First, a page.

Last week in Central Asia and the Caucasus, considerable progress was made in intra-Afghan peace talks, despite ongoing clashes between the Taliban and government forces. In Kazakhstan, women protested against insufficient financial assistance while ongoing political oppression sparked further demonstrations. Another weekend coronavirus curfew prompted unrest in Azerbaijan, and ceasefire violations on the Armenia-Azerbaijan-Artsakh Lines of Contact continued at similar levels.
In Afghanistan, Taliban and Afghan forces continued to clash across the country. The deadliest clashes took place in Kandahar and Ghazni, where Afghan forces repulsed Taliban attacks, killing dozens. Meanwhile, the Taliban released 76 Afghan soldiers in Ghazni and Maidan Wardak provinces (Pajhwok Afghan News, 11 June 2020). Afghan President Ashraf Ghani also announced plans to release 2,000 more Taliban prisoners and reiterated that the three-day ceasefire during Eid al-Fitr was a key step forward in the peace process (Ariana News, 11 June 2020). Moreover, both parties agreed on opening the intra-Afghan talks that have been stalled for months due to intense Taliban attacks on Afghan forces (Reuters, 14 June 2020). Although Ghani underlined that the Taliban continues to launch deadly attacks, the Taliban noted in a written statement that the peace process has entered a phase of “smooth implementation” (Voice of Jihad, 13 June 2020). The statement also criticized a recent UN report that posited a connection between Al Qaeda and the Taliban, warning that these claims could disrupt the process.
Separately, ACLED records two unclaimed attacks last week targeting religious figures in Afghanistan: an imam was shot in Chah Ab district of Takhar province, and another was killed when bombs exploded inside a Kabul mosque, along with three other people. The Taliban raised suspicion that Afghan intelligence forces may have been involved in such attacks and accused them of attempting to sabotage the peace process (Voice of Jihad, 12 June 2020). However, the bombing was similar to another mosque attack on 2 June that was claimed by the Islamic State, suggesting that they may in fact be the perpetrator. While the perpetrators of these attacks remain officially unknown, President Ghani ordered increased security around the mosques to ensure the safety of religious leaders (Khaama Press, 15 June 2020).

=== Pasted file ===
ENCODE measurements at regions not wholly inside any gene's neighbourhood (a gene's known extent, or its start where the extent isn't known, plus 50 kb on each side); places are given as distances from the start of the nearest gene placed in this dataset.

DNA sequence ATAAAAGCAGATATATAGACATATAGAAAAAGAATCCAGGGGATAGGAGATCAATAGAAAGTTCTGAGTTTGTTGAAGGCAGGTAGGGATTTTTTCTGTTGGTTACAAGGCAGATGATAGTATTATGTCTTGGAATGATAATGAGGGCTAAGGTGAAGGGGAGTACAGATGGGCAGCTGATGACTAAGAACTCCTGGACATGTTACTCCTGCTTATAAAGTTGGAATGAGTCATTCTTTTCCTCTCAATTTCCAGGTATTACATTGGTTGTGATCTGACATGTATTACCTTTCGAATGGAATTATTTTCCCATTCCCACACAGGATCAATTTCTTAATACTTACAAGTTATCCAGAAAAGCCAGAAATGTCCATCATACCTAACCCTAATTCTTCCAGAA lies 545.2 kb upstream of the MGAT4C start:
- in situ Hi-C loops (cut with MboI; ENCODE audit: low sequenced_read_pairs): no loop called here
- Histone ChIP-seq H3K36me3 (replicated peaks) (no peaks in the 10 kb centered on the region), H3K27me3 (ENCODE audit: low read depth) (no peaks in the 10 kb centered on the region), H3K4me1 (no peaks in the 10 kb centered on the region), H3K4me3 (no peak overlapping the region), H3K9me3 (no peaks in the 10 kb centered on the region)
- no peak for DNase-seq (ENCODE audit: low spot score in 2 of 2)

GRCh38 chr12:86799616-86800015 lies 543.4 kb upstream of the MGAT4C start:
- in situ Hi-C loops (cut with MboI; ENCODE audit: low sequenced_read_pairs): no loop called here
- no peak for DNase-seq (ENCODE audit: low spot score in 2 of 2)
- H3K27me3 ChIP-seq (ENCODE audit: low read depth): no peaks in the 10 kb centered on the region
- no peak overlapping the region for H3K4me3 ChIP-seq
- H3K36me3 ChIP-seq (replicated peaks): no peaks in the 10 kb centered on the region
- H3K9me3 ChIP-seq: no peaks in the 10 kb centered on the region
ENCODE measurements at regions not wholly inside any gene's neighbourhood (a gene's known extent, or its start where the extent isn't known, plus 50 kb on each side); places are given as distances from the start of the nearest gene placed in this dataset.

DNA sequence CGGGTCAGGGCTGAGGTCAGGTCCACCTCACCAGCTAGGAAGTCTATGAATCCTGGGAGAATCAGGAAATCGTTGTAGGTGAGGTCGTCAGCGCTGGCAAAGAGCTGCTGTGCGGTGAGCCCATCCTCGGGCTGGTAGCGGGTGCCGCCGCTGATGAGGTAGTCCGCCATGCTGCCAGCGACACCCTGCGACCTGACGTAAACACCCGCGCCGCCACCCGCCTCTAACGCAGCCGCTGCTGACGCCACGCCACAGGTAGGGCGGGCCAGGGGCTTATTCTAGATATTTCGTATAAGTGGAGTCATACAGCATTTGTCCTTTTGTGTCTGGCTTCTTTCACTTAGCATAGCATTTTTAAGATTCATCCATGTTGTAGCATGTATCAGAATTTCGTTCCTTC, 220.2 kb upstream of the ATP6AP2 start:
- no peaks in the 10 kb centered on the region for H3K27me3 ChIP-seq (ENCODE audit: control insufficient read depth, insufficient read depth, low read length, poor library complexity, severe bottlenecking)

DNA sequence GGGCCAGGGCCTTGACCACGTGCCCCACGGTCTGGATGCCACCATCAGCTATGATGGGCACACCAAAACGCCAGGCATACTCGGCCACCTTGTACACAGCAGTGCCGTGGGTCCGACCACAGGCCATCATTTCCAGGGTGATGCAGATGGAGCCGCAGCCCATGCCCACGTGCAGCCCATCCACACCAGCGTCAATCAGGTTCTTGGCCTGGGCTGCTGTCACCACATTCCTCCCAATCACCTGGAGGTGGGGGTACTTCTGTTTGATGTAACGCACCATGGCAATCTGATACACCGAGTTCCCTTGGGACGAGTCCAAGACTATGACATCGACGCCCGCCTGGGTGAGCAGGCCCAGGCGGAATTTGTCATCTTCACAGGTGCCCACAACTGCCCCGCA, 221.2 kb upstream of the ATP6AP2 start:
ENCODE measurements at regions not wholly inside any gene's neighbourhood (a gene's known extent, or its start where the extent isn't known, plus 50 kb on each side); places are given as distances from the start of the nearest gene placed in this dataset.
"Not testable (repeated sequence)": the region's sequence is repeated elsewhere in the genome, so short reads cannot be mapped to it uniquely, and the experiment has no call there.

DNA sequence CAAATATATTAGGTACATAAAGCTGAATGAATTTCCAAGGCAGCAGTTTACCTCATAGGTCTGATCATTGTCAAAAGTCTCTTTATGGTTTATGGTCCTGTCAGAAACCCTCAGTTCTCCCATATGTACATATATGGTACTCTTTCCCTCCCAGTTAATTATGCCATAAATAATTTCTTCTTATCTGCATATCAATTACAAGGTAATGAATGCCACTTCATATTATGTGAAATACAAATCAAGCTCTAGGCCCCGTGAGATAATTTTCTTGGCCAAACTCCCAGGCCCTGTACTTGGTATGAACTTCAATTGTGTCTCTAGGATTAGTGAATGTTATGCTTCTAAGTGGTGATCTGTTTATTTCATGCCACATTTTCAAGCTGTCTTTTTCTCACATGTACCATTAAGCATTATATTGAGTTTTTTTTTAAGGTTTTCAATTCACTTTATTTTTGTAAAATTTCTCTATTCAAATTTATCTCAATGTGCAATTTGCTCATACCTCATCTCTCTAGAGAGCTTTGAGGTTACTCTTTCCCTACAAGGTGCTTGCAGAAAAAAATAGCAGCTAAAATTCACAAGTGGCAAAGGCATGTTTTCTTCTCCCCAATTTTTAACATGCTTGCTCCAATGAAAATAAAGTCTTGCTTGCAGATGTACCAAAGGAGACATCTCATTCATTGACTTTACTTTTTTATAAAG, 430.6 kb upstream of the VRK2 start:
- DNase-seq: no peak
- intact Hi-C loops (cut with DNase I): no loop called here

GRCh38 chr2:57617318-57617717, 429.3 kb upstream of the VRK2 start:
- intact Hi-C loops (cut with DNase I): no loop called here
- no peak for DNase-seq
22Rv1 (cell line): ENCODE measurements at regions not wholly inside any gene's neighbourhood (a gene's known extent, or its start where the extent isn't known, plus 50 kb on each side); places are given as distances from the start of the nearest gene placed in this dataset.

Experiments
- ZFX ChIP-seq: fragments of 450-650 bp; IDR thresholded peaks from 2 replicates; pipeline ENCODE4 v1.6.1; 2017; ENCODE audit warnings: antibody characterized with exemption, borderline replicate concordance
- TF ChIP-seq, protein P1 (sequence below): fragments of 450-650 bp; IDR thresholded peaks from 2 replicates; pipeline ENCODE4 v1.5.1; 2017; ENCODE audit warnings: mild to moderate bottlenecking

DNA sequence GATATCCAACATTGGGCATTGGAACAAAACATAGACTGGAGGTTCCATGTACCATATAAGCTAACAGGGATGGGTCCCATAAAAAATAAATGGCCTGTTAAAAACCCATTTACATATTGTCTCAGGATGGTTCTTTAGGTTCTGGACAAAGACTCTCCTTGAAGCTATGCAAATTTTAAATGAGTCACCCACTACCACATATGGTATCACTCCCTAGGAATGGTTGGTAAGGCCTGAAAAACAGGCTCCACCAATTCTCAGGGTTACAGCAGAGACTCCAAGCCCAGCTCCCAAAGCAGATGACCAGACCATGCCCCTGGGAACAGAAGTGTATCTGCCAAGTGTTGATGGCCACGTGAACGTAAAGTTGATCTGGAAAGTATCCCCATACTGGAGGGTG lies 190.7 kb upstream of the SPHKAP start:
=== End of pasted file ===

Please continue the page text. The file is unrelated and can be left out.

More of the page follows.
In Kazakhstan, women demonstrated in Almaty, Lenger, Abai, and Nur Sultan to demand subsidized housing, daycare facilities, and financial assistance for their children. Such protests have been taking place periodically in Kazakhstan despite the coronavirus crisis, but the number of gatherings increased over the past week. The protests in Nur Sultan city took place outside the Ministry of Labor and Social Protection from 8 to 10 June, until police dispersed the group by detaining some of the women. Separately, many activists, including supporters of the recently banned ‘Party of the Street’ (Koshe Partiasy) and the civil rights group Oyan Kazakhstan, organized demonstrations in Nur Sultan and Almaty. The protesters condemned the detention of political prisoners like Asiya Tulesova, who was detained during anti-government protests the previous week, and Alnur Iliashev, who was arrested in April 2020 after the ruling Nur-Otan party filed a complaint accusing him of defamation. Both activists face multiple years in prison (Eurasianet, 11 June 2020).
Amid rising coronavirus cases, Azerbaijan continues to maintain weekend curfews, triggering unrest over the perception that the restrictions are not improving the situation (JAM News, 15 June 2020). In Baku, people threw trash and other objects at the police after they detained some residents for violating quarantine rules. Relatives and lawyers of detainees later claimed that authorities had beaten them at the police station.
Meanwhile, ceasefire violations between Armenia and Azerbaijan continued at similar levels to the week prior according to Azerbaijan’s Ministry of Defense (MoD), which reported 11 armed engagements on the Armenia-Azerbaijan Line of Contact (LoC) and 31 armed engagements on the Artsakh-Azerbaijan LoC. The Artsakh MoD also reported findings consistent with the previous week’s report, with 900 shots from Azerbaijani forces into Armenian positions and 95 ceasefire violations on the Artsakh-Azerbaijan LoC (Artsakh Republic Ministry of Defence, 13 June 2020). Additionally, the Ministry of Foreign Affairs of Armenia documented around 199 armed conflict events initiated by Azerbaijani forces targeting Armenian and Artsakh positions during the month of May 2020, marking no change from its April 2020 report.
© 2020 Armed Conflict Location & Event Data Project (ACLED). All rights reserved.